Financial Crime Sentencing Guidelines

Each type of federal financial crime carries a different potential prison sentence. Likewise, fines and restitution are common punishments. The federal Sentencing Guidelines proscribe a detailed structure for determining criminal sentencing liability.

For example, bank fraud carries up to 30 years in prison and a $1 million fine. Mail and wire fraud, on the other hand, carry a potential 20-year federal prison sentence. While likely not justified, high-profile cases with significant media attention typically result in steeper penalties.

Click on the above links to learn more about each type of white-collar criminal case.

Federal Financial Crime Statute of Limitations

A five-year statute of limitations applies to most federal crimes. This is the time limit for federal prosecutors to charge individuals for federal offenses. If more than five years have passed since the criminal conduct, the person can no longer be charged with the crime.

While the five-year statute of limitations applies to most federal crimes, federal law provides exceptions for mail and wire fraud. A ten-year statute of limitations is imposed in these cases if the offense is against a financial institution.

Defenses to Federal Financial Crimes

Experienced financial crime lawyers review the underlying circumstances of every offense when determining the best defense strategy. This is a highly fact-specific endeavor that can require significant investigation.

With the above in mind, the following defenses are common in financial crimes cases:

  • Lack of Intent: The legal defense of lack of intent argues that a defendant did not intend to commit the crime. For example, while the defendant may have illegally traded stock during a blackout period, they did not know of the law and did not intend to profit illegally.
  • Lack of Knowledge: The legal defense of lack of knowledge argues that a person was unaware of the criminal activity. This can be a successful defense if the defendant can prove they did not know about the illegal activity or a critical element of the offense.
  • Coercion: When law enforcement employs coercion to convince an individual to commit a financial crime, it is known as coercion. This can include harassment, persuasion, or fraud to persuade someone to break the law. If successful, the person will be found not guilty of the charged crime.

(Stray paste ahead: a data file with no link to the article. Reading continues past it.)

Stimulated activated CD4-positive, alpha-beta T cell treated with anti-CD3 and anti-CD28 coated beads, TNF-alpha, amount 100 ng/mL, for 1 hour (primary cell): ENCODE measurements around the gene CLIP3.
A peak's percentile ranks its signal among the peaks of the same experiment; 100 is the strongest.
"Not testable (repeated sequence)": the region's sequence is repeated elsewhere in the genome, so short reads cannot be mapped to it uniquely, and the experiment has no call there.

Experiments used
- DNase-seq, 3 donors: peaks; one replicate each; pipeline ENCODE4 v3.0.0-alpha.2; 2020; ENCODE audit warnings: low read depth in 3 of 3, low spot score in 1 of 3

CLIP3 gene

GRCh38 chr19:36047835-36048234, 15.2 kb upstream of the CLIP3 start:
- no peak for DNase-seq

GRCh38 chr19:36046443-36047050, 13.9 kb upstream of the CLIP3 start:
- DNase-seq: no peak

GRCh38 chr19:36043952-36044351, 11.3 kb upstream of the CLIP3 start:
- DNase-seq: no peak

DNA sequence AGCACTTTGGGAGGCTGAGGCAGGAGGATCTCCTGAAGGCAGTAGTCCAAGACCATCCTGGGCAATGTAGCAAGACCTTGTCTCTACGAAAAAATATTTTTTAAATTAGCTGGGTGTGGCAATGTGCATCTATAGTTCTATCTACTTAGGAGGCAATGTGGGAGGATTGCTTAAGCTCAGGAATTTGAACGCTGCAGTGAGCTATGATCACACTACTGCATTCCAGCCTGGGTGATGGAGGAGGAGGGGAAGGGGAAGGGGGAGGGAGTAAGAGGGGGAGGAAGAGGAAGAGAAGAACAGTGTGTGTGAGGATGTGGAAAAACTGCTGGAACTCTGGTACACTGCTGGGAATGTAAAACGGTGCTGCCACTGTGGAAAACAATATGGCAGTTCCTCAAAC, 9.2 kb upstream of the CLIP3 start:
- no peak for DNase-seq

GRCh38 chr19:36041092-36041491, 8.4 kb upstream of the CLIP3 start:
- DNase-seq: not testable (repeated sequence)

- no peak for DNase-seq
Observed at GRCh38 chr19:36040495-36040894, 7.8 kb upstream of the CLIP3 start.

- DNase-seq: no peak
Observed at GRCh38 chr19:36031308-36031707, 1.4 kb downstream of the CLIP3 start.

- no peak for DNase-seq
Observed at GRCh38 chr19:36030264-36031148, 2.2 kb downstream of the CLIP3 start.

• Entrapment: Entrapment is a legal defense used to argue that someone was entrapped into committing a crime they would not have otherwise committed. For example, law enforcement may have motivated the defendant to commit the crime and provided the tools to do so. If successful, this defense can result in charge dismissal.

Who Investigates Federal Financial Crimes?

All federal law enforcement agencies can investigate financial crimes. This often comes down to which agency uncovers the conduct.

The agencies that primarily investigate federal financial fraud cases include the Federal Bureau of Investigation (FBI), the Securities and Exchange Commission (SEC), and the United States Department of Justice (DOJ).

The FBI is the primary agency responsible for investigating white-collar crime, while the SEC is responsible for investigating securities fraud. The DOJ is responsible for prosecuting all federal crimes. Likewise, the Internal Revenue Service (IRS) often investigates financial crimes involving federal income taxes.

Once the investigation is complete, the U.S. Attorney’s Office represents the government in federal courts. These U.S. District Courts are where criminal litigation takes place.

Contact a federal financial crimes attorney at the first hint of trouble. Your federal criminal defense lawyer may be able to seek deferred prosecution, charge dismissal, or otherwise mitigate your potential sentence.

Your Federal Financial Crime Lawyers

If you are under investigation for a federal financial crime, hiring an experienced financial crime lawyer is critical. Early intervention can result in reduced charges or even case dismissal.

Financial crimes attorneys have the experience and knowledge to navigate the complex legal landscape of federal financial crimes. They can examine the underlying facts of your case and develop a defense strategy that maximizes your chances of success.

It is important to remember that you are innocent until proven guilty. A diligent financial crime lawyer will fight for your rights and ensure that you have the best chance of a successful outcome.